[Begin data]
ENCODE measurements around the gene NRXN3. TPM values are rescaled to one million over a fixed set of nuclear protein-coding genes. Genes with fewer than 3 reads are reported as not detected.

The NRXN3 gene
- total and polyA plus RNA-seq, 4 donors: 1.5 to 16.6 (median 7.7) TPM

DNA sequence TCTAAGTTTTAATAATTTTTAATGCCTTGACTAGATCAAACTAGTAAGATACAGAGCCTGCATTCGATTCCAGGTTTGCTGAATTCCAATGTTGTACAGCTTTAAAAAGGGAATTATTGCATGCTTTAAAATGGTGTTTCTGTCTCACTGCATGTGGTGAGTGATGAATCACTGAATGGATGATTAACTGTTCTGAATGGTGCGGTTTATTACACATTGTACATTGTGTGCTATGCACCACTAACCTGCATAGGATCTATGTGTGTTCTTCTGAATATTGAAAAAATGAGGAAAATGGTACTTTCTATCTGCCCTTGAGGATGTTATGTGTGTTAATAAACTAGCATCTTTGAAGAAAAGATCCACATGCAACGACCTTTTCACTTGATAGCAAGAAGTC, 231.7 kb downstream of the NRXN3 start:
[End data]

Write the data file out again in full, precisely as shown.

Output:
ENCODE measurements around the gene NRXN3. TPM values are rescaled to one million over a fixed set of nuclear protein-coding genes. Genes with fewer than 3 reads are reported as not detected.

The NRXN3 gene
- total and polyA plus RNA-seq, 4 donors: 1.5 to 16.6 (median 7.7) TPM

DNA sequence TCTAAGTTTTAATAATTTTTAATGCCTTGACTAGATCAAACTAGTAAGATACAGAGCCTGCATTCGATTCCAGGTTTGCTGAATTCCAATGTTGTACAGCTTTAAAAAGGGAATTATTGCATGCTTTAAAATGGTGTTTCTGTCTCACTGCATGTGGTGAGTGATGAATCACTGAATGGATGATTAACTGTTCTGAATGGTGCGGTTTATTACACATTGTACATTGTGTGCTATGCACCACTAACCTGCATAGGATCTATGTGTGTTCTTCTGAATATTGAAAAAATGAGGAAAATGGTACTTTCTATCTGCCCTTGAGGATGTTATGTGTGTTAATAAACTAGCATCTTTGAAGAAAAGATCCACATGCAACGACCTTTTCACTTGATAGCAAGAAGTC, 231.7 kb downstream of the NRXN3 start: